Traditionally, hearts are recovered after donors’ brains cease to function, said Dr. Marian Urban, the cardiothoracic surgeon at the medical center who led the effort to offer the new procedure. Machines keep the lungs and heart going until the organs can be recovered for transplant.
The newer type of transplant, called donation after circulatory death, involves connecting donors whose hearts have stopped beating to machines that restore circulation to the heart and other organs while they’re inside the body.
Urban said this typically occurs after donors have suffered a critical injury or illness and family members, after discussions with doctors, have decided to withdraw further care.
Doctors at the medical center, like those at transplant centers around the world, have used the method to recover other organs, including kidneys and livers, for some time.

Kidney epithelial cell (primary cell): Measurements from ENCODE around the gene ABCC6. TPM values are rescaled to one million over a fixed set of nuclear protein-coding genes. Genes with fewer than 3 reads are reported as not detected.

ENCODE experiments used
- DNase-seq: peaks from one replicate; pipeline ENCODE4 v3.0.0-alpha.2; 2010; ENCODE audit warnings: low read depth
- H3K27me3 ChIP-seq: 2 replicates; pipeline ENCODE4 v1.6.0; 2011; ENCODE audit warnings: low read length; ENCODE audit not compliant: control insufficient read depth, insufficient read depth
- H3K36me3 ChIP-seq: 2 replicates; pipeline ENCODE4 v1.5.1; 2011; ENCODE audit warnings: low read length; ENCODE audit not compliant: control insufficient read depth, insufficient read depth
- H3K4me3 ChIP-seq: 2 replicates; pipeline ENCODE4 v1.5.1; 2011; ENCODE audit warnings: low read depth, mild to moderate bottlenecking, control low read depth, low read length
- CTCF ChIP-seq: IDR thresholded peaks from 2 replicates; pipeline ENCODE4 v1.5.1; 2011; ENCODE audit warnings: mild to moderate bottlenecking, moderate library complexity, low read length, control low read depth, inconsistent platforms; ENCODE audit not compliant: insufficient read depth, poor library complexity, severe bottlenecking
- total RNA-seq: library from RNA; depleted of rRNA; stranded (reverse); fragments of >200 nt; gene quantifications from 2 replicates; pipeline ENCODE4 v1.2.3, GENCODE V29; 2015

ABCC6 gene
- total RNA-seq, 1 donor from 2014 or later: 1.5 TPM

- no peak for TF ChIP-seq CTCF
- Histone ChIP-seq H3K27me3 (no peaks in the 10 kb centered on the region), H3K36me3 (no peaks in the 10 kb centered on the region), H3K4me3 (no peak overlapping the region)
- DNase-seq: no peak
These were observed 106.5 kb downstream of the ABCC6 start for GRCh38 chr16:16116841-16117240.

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But the method’s use in the heart is cutting-edge, Lowes said. Historically, once a heart stopped, it could not be recovered. Many patients who need hearts spend years on transplant lists, and many die while waiting.
“This is opening up a whole new opportunity for heart transplantation for patients,” Lowes said.
Urban said he believes that the procedure has been performed fewer than 10 times in the U.S. He’s aware of seven such heart transplants performed at New York University and one at Vanderbilt University. The procedure has also been used in Europe.
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